By: Rhoda Miel
November 8, 2013
Auto supplier Tasus Corp. knew that its newest plant in the U.S. would go in the Southeast.
Its original operation in Bloomington, Ind., was running over capacity, making it difficult to meet new business demands from the South either from there or its injection molding plant in Georgetown, Texas, which was mostly dedicated to auto production in Texas and Mexico.
In addition, new contracts were coming in from key customers expanding in the South. So the company began looking for specific sites, and found itself heavily recruited by communities anxious to grow as part of a new Southern auto production hub.
"It's amazing how aggressive economic development has gotten, with training incentives and site preparation work," said Melanie Hart, president and CEO for Tasus, which is part of Tsuchiya Co. Ltd. of Nagoya, Japan.
In the end, it was the state of Alabama that came forward with a location in the northern city of Florence and an incentive package that covered the cost of the land, much of the construction of the 104,000-square-foot facility and additional tax abatements covering the business for 10 years.
Northwest Muscle Shoals Community College stepped up to help fill the training gap, creating an 18-month injection molding program, installing an injection molding machine and robotics.
"It's phenomenal what they've done," Hart said during a phone interview from the Oct. 29 grand opening of the Florence plant.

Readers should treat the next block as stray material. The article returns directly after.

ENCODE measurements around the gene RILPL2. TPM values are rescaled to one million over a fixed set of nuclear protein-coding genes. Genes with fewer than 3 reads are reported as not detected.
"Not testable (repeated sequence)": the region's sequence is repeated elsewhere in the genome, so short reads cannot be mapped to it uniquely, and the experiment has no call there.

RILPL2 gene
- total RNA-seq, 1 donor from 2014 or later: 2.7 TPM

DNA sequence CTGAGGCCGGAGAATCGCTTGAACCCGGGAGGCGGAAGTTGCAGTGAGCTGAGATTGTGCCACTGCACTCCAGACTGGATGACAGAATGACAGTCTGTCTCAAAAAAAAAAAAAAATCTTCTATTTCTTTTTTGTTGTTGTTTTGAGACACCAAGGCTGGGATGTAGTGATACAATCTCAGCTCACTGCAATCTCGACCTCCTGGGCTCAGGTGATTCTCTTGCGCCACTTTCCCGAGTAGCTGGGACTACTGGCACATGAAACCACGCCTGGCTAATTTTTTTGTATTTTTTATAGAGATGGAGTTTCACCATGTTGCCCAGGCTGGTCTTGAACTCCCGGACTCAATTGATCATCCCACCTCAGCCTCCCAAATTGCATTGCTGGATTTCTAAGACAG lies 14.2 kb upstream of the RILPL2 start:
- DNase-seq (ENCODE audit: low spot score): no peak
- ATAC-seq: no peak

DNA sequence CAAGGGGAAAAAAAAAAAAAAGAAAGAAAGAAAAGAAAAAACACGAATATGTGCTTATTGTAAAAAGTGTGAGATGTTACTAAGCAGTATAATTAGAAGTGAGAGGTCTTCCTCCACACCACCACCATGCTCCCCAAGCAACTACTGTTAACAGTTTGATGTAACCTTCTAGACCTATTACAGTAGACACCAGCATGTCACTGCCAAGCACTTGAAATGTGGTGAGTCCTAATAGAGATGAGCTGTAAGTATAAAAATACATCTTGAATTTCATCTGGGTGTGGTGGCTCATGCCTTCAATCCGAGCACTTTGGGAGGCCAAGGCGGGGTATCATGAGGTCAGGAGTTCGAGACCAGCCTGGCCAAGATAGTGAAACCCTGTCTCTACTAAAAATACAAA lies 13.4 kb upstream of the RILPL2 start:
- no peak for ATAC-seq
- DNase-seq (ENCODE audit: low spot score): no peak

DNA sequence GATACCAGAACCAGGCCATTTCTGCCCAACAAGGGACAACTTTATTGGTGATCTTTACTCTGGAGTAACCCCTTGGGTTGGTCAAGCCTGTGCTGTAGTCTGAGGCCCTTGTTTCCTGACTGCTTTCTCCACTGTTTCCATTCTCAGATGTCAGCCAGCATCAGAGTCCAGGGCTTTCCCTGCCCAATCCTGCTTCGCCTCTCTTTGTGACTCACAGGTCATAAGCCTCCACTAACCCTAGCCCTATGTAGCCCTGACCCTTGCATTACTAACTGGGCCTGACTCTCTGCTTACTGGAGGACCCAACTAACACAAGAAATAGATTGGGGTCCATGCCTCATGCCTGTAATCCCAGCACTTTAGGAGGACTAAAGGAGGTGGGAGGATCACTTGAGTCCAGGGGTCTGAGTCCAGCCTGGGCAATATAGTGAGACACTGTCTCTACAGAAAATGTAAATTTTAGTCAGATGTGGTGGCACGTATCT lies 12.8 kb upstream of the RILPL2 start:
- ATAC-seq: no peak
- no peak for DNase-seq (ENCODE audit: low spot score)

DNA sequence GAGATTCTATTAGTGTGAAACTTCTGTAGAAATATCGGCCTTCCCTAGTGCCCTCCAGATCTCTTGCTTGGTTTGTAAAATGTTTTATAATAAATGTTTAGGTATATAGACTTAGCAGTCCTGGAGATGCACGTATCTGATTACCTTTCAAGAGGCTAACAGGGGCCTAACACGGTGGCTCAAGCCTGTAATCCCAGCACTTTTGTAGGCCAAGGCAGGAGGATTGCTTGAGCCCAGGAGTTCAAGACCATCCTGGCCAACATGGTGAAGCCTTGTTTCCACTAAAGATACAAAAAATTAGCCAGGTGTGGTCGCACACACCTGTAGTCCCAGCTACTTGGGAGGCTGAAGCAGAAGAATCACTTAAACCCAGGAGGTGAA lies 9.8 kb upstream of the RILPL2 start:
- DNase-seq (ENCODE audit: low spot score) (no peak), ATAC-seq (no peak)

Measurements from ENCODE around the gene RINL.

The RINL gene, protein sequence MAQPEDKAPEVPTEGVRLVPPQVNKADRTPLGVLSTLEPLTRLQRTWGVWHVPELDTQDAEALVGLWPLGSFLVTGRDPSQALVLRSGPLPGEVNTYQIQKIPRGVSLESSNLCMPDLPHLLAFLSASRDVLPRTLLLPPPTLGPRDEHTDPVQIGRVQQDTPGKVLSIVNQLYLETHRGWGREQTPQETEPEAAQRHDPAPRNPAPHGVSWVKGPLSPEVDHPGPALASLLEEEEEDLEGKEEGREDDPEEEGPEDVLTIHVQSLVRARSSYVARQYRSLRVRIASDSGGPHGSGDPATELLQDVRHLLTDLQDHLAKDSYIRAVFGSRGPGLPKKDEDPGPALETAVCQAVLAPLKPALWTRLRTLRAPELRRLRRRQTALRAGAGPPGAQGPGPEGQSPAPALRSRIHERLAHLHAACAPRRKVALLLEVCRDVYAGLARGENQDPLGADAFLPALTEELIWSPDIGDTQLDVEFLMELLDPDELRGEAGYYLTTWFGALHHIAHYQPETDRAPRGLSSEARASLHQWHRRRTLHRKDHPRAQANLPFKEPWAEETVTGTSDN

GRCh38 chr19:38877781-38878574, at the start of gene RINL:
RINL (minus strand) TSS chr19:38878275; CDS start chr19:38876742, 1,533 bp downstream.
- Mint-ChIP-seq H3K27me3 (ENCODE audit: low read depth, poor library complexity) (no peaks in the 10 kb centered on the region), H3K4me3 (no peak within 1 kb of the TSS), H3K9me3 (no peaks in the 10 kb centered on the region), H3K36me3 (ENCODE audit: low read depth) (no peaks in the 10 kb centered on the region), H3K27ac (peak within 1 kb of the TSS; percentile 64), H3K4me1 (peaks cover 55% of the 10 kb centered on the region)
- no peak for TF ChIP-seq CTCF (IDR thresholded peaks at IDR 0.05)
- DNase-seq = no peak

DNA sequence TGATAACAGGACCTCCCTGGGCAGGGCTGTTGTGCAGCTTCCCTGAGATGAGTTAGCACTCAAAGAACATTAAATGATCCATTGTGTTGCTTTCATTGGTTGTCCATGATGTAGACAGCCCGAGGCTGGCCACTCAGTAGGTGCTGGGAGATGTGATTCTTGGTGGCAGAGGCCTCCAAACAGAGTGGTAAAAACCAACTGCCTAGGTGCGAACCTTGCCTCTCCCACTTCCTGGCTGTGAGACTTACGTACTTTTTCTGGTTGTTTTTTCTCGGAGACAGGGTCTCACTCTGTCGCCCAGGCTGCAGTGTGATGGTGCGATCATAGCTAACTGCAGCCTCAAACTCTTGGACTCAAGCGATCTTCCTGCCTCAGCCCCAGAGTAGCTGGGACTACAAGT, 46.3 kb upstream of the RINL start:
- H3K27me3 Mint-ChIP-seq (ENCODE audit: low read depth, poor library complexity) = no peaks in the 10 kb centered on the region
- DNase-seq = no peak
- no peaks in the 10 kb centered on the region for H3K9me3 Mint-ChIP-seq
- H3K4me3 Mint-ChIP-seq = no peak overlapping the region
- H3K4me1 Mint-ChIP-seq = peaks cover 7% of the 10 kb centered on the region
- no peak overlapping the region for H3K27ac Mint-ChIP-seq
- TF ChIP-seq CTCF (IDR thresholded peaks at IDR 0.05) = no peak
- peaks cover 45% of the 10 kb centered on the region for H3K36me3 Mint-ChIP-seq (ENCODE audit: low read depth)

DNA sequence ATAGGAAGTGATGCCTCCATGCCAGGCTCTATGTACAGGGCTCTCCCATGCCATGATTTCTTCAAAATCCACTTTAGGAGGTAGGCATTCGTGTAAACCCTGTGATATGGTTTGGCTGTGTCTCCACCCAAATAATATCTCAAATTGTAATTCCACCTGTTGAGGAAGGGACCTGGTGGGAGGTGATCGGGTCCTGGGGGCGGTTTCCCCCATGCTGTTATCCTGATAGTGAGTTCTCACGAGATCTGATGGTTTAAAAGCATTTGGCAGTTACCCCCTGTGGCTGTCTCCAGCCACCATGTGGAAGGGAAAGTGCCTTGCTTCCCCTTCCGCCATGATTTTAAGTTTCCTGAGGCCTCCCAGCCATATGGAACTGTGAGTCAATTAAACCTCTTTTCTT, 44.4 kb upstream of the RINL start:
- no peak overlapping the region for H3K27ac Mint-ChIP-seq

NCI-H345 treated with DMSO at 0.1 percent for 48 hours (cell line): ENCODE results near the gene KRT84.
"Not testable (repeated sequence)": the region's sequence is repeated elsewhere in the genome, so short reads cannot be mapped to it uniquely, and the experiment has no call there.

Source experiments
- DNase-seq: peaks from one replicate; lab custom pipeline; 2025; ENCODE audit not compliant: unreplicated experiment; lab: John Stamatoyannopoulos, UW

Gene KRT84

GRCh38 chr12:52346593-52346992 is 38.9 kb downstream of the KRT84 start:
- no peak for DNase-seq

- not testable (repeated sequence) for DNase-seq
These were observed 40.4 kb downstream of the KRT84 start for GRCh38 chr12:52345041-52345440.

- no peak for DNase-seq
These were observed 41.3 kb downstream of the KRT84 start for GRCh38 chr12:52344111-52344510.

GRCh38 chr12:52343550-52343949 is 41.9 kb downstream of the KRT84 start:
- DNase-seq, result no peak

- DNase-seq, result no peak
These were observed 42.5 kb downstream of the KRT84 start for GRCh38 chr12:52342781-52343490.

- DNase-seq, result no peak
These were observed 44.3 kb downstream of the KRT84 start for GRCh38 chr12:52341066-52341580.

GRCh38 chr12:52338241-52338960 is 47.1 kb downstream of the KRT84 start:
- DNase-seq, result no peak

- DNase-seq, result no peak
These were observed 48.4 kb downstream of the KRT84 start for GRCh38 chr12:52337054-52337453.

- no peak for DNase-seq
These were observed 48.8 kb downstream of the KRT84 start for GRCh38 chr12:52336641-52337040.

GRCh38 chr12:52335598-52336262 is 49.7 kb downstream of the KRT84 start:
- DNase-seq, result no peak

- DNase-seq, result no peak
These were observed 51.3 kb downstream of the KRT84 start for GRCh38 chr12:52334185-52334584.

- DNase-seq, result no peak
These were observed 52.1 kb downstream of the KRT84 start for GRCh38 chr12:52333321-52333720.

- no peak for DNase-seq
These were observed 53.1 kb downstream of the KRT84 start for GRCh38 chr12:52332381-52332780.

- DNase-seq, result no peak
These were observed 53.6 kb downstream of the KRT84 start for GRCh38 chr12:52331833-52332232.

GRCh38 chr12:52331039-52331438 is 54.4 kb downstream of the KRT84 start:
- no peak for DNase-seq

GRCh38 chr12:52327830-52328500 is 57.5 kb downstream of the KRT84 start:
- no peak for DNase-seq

The plant initially is focusing on injection molding lighting components for North American Lighting Inc., which has expanded its own production in neighboring Muscle Shoals, Ala.
Eventually, the Alabama site will supply customers in that state as well as Tennessee, Mississippi and Georgia. Tasus Indiana will ship to customers in Michigan, Indiana, Ohio and Kentucky. Texas will continue to focus on that state and Mexico while Hamilton, Ontario, oversees supply to automakers near Toronto.
Tasus is part of a rapidly expanding trend for the U.S. auto market. Southern states have become the focus of future growth, both bringing in new plants and expanding the number of models produced there. Volkswagen AG's new plant in Chattanooga, for instance, is hoping to double production within the next few years.
In nearby Cullman, Ala., German auto supplier Rehau AG + Co. just announced plans to invest up to $3 million for its first North American technical center, specifically for the auto industry. Currently, product development for the Rehau, Germany, supplier is based out of Germany, with prototype parts and systems sent either there or to its North American base in Leesburg, Va.
The new center in Cullman — adjacent to a manufacturing site that is already undergoing a $115 million expansion to make bumper assemblies for Daimler AG's Mercedes plant in Tusca¬loosa, Ala. — will have injection molding, painting and assembly and employ 45 engineers.
Alabama is not alone in rapid development in the Southeast thanks to the auto industry.
South Carolina's Anderson County alone has seen Ireland's Mer¬gon Corp. announce a $4.4 million expansion for injection and blow molding, is approving tax benefits for an $11.5 million expansion for Plastic Omnium Automotive Exteriors LLC, and is offering three project inducements to expand or locate there.